Letter: 'Camden’s tree policies should lean towards tree protection'

Bees feed from the blossom of a cherry tree in Buckingham Palace Gardens in central London.

A healthy, mature cherry tree in a Hampstead back garden is scheduled to be chopped down - Credit: PA Images

Community trees must be protected

Christine Garabedian, Hampstead, writes: 

This letter is a plea for all of us to put pressure on legislators to change the out-of-date current planning regulations and policies which allow the felling of precious trees in private gardens in our Conservation Area in Hampstead and beyond, on the grounds that they are not “visible” by the public, and therefore not worthy of a Tree Protection Order (TPO).

Camden Council’s Planning Team and Tree Officers are allowing the felling of this beautiful blossoming cherry tree in a rear garden in Hampstead, a Conservation Area, on the grounds that “it is not visible to the public” and therefore not worthy of a TPO.

It is a healthy, 12m high blossoming cherry tree, rated a ‘B’ category tree by an expert, who estimated that it has 50 years of life ahead of it.


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I will mourn this tree when it is gone. The stated reason for the felling of this tree is “routine maintenance”. I quote from the planning application which states what will be done to it: “-section fell to ground level - grind out stump to 340mm below ground level (re-turfing+re-planting) - back fill hole using grinding arisings, remove excess from site.”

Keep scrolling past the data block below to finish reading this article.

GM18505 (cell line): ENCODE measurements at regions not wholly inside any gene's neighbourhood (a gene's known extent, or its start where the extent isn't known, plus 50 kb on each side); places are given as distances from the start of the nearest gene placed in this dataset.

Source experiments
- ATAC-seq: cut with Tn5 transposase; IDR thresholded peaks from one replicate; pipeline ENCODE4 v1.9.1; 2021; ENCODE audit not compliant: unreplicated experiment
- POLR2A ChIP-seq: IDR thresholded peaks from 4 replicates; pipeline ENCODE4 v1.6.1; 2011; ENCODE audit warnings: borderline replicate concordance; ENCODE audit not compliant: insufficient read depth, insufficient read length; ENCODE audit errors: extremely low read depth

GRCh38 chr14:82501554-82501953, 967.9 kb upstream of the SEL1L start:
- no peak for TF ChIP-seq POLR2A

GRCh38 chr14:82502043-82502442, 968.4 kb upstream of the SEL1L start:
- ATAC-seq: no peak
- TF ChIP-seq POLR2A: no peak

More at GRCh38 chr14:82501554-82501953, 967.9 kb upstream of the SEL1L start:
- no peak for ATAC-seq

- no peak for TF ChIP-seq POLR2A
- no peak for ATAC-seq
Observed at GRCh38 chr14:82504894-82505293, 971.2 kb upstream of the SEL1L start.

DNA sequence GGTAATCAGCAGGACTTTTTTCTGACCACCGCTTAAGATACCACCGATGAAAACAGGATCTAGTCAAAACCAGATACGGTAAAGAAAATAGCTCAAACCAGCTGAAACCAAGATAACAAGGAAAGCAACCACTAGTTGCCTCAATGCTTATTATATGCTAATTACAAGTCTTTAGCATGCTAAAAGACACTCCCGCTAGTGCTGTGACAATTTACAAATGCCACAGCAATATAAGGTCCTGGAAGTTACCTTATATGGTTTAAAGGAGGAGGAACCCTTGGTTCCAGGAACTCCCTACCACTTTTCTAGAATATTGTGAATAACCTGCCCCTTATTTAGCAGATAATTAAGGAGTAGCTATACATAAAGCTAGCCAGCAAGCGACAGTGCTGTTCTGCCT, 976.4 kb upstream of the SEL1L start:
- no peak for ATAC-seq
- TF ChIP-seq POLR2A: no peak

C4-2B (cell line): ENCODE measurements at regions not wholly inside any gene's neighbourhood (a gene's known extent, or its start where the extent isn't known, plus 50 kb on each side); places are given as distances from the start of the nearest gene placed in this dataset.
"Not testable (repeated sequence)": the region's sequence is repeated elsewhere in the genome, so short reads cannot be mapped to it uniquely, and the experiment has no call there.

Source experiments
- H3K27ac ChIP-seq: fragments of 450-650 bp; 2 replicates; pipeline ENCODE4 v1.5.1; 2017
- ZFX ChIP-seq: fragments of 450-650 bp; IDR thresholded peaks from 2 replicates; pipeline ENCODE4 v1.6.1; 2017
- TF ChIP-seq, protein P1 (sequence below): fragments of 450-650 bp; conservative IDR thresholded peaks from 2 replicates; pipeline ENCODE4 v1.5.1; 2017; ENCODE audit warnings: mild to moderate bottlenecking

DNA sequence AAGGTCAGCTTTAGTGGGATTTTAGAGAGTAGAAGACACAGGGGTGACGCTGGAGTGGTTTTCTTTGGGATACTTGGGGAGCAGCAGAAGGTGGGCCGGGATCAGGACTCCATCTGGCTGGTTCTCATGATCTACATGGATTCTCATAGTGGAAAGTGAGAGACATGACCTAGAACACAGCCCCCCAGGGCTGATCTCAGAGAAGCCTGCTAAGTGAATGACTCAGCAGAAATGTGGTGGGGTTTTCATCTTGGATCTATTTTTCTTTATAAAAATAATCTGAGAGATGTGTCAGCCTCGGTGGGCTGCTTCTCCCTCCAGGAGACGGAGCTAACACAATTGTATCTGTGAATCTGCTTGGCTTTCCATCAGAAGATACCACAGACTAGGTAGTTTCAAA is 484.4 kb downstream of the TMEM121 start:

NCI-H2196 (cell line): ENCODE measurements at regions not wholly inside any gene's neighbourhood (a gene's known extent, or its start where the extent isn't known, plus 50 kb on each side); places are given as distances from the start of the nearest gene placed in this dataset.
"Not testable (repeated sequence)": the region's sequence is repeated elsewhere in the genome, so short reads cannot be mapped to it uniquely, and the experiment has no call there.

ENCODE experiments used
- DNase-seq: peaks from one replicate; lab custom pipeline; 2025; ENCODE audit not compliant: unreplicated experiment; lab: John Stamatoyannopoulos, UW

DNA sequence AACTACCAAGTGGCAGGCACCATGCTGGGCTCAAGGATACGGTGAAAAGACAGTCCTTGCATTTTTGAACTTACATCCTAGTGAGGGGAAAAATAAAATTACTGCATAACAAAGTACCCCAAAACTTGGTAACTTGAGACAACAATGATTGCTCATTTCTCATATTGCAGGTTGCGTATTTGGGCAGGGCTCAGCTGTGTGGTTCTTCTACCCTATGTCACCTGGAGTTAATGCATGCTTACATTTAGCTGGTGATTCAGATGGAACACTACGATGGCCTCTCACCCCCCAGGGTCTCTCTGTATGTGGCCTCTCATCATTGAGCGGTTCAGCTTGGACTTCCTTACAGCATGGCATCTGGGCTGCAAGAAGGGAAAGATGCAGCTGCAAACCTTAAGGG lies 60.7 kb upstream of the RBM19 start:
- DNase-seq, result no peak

This tree now stands for all the other private trees at risk of being felled under the current regulations and policies. This beautiful living thing has given us so much joy over the years. It gives us privacy from the buildings across the rear gardens, provides pollen for bees, shelter and shade for birds and other living beings.

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The London mayor is committed to creating an urban forest in London, and to substantially increase tree cover. This is why the guidance and Camden’s tree policies should lean towards tree protection, and not tree destruction.

Furthermore, trees are a significant factor in reducing carbon in our atmosphere, and so every tree in Camden counts.

Local residents often do not realise that trees in private gardens are regularly felled, and too few objections are made to protect them, because the system and regulations are, in my opinion, deeply flawed. Many home-owners disregard the rules and there is often little that can be done to save trees from felling, even when home-owners do apply for planning permission in a Conservation Area.

Each one of us has a role to play in saving private trees. We must remain mindful of the destruction current rules and policies enable. We must all act individually to protect Nature, and to support new legislation to protect public and private trees at a time when human greed, selfishness and systemic ignorance continue to damage our environment and precious trees like the blossoming cherry tree which is now condemned.

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